Today we had the chance of attending the opening of this impressive exhibition. As we mentioned previously some weeks ago, the Victoria & Albert Museum in London prepared this event focused on the work of the British firm Heatherwick Studio, responsable for the last Shanghai 2010 British Pavilion, as well as the Rolling Bridge, or the New Bus for London that was just released in the 38 route. The exhibition comprises a large range of different scales of design, going from specific objects or furniture, to large infrastructural and urban projects. It will be open for the public from next Thursday 31st.
This exhibition will be the first ever major retrospective on the work of Thomas Heatherwick, one of the most exciting creative practitioners working in the UK today. Heatherwick has been the recipient of the Prince Philip Designers Prize and the London Design Medal, and in 2004 became the youngest practitioner to be appointed a Royal Designer for Industry.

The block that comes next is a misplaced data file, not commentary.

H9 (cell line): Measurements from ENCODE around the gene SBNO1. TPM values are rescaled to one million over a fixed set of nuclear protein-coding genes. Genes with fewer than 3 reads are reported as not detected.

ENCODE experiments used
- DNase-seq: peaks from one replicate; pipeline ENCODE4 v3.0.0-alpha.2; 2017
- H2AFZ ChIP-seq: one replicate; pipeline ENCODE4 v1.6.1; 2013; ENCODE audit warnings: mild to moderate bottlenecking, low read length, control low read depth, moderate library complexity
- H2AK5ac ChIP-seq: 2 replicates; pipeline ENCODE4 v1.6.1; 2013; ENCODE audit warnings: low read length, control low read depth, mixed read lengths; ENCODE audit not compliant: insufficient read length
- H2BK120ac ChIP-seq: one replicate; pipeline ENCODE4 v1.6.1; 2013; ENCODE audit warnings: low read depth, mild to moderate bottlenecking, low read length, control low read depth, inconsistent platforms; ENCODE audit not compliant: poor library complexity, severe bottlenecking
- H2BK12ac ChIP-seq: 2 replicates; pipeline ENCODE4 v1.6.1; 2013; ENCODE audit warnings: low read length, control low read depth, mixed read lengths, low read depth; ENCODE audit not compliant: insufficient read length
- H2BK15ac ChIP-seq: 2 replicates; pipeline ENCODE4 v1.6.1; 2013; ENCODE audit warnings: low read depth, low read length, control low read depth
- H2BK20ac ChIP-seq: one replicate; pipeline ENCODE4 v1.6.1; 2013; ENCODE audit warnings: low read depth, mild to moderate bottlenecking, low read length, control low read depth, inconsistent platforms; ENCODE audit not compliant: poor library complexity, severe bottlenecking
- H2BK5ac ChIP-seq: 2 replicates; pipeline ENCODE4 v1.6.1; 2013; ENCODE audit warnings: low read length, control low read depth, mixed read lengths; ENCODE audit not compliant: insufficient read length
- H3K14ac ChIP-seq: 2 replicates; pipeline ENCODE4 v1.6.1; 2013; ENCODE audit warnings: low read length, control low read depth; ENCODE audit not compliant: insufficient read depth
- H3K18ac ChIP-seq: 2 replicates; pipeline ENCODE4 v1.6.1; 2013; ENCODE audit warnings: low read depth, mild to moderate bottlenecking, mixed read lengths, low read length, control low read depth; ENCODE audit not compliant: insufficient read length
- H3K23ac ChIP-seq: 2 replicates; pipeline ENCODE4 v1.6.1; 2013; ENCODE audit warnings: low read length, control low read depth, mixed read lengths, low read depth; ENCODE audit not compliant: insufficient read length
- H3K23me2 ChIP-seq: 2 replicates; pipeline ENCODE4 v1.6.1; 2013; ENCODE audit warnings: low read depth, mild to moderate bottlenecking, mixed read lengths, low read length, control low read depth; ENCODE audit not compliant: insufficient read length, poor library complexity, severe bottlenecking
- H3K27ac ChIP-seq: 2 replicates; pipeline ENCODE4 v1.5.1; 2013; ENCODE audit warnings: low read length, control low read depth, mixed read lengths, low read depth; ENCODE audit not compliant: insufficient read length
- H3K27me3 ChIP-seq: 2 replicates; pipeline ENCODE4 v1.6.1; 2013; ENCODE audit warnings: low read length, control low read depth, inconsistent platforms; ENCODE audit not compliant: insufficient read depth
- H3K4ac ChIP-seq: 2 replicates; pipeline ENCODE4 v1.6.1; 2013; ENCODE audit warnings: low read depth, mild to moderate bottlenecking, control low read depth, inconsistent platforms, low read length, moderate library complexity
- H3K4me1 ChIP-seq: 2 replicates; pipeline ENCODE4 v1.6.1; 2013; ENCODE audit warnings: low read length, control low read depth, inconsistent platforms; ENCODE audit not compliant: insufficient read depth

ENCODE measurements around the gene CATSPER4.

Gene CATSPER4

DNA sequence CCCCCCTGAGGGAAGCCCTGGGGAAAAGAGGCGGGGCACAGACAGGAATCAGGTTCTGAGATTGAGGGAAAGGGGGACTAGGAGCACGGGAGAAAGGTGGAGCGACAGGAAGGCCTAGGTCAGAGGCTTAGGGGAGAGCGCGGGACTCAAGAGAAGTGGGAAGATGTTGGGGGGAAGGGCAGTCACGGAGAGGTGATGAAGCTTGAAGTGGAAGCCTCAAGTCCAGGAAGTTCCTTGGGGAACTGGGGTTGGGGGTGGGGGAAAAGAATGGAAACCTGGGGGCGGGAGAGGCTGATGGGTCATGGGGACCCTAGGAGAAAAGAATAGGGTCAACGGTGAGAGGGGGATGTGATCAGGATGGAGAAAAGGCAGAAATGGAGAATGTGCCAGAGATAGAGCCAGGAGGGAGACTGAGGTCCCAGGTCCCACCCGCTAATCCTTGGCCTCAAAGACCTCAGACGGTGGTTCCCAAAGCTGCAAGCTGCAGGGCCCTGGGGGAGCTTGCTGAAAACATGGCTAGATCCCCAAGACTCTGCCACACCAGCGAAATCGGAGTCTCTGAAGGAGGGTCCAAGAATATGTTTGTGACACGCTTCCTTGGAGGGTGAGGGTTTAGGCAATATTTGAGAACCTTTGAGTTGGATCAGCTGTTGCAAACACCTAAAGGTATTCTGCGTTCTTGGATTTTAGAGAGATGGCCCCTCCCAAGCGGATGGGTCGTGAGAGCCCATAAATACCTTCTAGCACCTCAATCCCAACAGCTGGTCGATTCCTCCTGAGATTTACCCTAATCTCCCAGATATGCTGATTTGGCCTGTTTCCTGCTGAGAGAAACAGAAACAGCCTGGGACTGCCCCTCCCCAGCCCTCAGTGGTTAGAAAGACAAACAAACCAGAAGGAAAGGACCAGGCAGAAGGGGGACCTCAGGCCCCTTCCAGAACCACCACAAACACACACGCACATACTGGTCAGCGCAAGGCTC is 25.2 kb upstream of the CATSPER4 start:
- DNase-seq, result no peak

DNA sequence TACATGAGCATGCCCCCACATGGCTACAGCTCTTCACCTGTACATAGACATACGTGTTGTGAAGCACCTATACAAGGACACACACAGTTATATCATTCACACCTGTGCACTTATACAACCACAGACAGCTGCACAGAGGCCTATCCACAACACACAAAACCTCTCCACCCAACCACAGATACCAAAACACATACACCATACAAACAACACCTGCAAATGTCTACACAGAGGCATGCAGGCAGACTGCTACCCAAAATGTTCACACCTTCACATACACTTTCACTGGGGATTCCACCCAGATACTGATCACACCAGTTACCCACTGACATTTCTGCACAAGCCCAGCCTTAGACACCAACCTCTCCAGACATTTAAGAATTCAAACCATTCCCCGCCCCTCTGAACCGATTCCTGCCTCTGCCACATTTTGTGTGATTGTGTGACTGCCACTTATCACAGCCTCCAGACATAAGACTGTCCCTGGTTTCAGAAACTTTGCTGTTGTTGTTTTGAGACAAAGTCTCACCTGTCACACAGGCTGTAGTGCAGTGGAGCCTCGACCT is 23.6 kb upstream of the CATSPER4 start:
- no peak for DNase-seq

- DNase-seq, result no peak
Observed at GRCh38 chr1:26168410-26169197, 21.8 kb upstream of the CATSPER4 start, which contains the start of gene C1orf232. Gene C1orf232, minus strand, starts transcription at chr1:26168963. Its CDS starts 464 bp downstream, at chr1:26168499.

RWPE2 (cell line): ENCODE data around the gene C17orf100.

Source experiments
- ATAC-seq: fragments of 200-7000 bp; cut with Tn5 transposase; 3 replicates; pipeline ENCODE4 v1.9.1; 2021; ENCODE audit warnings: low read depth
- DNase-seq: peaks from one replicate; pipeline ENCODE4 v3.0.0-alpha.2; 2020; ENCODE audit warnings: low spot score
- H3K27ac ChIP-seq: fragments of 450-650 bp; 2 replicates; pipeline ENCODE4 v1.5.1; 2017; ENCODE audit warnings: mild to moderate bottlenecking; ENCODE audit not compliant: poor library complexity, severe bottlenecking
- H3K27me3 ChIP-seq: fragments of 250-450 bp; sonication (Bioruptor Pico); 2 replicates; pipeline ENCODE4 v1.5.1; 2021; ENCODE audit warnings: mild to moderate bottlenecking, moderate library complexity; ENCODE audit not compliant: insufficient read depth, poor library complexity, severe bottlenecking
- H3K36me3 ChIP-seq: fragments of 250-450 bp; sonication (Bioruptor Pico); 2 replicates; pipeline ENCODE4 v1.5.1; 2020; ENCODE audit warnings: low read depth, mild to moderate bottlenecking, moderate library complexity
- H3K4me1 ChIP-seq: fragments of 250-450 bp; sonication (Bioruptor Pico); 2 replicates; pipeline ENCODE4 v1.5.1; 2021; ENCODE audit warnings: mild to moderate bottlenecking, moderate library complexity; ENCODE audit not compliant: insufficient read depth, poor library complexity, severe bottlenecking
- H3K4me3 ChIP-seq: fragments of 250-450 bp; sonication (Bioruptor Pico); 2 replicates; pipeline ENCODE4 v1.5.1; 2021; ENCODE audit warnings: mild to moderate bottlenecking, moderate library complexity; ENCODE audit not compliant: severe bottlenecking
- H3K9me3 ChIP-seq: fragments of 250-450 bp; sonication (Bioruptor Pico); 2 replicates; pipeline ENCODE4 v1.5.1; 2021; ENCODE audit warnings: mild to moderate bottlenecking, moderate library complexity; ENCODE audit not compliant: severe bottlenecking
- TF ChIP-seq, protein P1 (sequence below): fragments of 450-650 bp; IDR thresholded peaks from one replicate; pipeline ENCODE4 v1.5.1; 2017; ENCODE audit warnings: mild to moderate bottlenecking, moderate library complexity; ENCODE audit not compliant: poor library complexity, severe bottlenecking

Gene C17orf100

At the heart of his Studio’s practice is a profound commitment to elegant, integrated design solutions and the absolute dedication to materials, research, prototyping, industrial collaboration, tactility, texture – and above all, extraordinary form-making.
After completing his MA at the Royal College of Art, Heatherwick established the Studio in 1994, as a space in which to produce extraordinary projects. Rejecting conventional classifications, Heatherwick and his team explore the thresholds between standard design categories. Celebrating the pure joy of creating 3-dimensional forms, the Heatherwick studio has earned an international reputation for creating stunning and ingenious works that span a breathtaking array of disciplines: from architecture, furniture, product design and fashion, to engineering, sculpture, transport and urban planning.
The team’s work to date includes a spinning chair, a rolling bridge, an expandable zip bag, a power station, an ‘endless’ bench, an Olympic cauldron and a brand new bus for London.